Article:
Soccer matches as experiments: how often does the 'best' team win?
Skinner, G. K. and Freeman, Guy. (2009) Soccer matches as experiments: how often does the 'best' team win? Journal of Applied Statistics, Vol.36 (No.10). pp. 1087-1095. ISSN 0266-4763Full text not available from this repository.
Official URL: http://dx.doi.org/10.1080/02664760802715922
Models in which the number of goals scored by a team in a soccer match follow a Poisson distribution, or a closely related one, have been widely discussed. We here consider a soccer match as an experiment to assess which of two teams is superior and examine the probability that the outcome of the experiment (match) truly represents the relative abilities of the two teams. Given a final score, it is possible by using a Bayesian approach to quantify the probability that it was or was not the case that 'the best team won'. For typical scores, the probability of a misleading result is significant. Modifying the rules of the game to increase the typical number of goals scored would improve the situation, but a level of confidence that would normally be regarded as satisfactory could not be obtained unless the character of the game was radically changed.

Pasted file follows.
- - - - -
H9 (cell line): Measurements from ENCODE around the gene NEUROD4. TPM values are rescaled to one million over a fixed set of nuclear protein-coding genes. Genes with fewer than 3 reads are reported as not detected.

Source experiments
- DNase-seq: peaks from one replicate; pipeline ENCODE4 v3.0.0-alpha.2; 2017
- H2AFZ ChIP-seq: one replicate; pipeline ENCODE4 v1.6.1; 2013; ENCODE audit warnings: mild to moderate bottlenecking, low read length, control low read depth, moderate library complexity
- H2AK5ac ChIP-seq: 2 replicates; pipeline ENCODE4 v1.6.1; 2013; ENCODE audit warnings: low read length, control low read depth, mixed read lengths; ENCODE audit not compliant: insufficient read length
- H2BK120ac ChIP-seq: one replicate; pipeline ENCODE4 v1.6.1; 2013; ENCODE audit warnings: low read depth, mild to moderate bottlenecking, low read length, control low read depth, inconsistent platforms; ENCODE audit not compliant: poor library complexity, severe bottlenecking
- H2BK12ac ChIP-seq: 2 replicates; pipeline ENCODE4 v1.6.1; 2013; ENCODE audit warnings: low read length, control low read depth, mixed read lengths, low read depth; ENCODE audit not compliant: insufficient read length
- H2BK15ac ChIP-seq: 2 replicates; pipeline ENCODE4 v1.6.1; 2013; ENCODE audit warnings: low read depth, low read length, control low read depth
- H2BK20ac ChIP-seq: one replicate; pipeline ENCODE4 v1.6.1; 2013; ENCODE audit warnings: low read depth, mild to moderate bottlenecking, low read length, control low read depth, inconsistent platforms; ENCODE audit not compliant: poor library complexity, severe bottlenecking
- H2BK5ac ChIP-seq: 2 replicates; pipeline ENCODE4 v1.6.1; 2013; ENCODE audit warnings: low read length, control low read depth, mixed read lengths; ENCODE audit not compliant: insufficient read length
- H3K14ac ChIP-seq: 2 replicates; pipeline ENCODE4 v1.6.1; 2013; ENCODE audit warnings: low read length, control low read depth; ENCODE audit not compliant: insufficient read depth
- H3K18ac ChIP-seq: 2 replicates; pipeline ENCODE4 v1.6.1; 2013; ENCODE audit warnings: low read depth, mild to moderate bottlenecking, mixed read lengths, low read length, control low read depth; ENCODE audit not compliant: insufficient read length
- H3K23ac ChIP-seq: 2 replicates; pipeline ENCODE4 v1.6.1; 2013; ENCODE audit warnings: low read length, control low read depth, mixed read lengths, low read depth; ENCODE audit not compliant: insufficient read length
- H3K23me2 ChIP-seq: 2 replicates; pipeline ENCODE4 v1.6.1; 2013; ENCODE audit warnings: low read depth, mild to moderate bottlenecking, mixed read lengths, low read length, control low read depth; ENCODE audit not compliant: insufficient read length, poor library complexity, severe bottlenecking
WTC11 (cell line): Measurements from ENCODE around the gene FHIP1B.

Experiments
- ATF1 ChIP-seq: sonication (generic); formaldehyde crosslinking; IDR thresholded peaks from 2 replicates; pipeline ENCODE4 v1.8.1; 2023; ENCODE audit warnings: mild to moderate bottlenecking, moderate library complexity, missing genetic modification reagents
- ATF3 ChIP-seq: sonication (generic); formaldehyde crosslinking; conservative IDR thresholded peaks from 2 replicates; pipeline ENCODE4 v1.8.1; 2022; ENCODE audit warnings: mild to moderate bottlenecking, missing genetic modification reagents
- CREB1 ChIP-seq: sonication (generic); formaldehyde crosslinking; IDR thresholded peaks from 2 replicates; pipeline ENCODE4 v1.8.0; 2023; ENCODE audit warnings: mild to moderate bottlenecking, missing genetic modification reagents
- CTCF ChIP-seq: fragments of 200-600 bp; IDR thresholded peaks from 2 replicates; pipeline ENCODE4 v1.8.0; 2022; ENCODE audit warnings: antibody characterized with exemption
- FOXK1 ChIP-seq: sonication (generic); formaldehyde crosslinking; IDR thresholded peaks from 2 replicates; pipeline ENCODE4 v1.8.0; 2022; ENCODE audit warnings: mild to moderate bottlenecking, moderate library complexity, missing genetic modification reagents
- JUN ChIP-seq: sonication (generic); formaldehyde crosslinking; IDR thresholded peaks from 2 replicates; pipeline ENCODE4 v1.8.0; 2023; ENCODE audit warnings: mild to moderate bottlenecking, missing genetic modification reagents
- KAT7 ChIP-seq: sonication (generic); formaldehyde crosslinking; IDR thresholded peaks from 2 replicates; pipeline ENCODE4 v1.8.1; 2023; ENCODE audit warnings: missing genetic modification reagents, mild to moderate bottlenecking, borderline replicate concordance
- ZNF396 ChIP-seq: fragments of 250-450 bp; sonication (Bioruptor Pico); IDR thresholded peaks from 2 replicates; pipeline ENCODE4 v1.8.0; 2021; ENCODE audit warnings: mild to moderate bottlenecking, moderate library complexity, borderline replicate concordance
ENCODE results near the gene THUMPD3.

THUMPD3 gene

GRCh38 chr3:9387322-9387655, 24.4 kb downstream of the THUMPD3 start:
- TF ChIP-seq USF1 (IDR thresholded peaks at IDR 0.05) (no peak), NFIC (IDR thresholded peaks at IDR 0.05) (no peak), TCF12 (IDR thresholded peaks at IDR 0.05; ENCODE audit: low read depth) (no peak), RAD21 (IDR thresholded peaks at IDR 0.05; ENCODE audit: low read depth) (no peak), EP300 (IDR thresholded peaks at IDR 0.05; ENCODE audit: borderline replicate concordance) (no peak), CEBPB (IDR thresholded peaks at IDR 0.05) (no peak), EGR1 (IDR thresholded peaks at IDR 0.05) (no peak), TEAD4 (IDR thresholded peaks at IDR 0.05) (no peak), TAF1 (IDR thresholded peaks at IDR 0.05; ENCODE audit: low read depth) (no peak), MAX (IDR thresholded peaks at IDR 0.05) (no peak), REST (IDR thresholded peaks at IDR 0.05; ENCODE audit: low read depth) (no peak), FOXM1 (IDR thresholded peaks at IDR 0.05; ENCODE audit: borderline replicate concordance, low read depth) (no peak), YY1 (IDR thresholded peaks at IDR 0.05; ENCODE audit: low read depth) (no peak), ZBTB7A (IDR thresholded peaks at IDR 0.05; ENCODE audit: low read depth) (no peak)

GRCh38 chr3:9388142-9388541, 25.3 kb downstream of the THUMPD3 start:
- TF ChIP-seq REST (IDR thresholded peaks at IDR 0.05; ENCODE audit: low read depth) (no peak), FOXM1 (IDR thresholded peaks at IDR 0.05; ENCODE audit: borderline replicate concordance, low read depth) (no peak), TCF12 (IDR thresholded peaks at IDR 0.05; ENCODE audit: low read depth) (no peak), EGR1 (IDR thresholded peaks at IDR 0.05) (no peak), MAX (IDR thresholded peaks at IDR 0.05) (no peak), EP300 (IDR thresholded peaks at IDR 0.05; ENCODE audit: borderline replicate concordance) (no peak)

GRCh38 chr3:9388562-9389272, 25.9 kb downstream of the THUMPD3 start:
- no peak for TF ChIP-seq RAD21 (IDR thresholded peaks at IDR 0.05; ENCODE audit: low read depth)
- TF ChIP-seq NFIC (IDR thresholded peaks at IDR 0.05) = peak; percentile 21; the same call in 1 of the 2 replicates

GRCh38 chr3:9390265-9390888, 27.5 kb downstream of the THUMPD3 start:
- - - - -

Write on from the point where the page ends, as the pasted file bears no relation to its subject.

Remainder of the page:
|Item Type:||Journal Article|
|Subjects:||Q Science > QA Mathematics|
|Divisions:||Faculty of Science > Statistics|
|Journal or Publication Title:||Journal of Applied Statistics|
|Number of Pages:||9|
|Page Range:||pp. 1087-1095|
|Access rights to Published version:||Restricted or Subscription Access|
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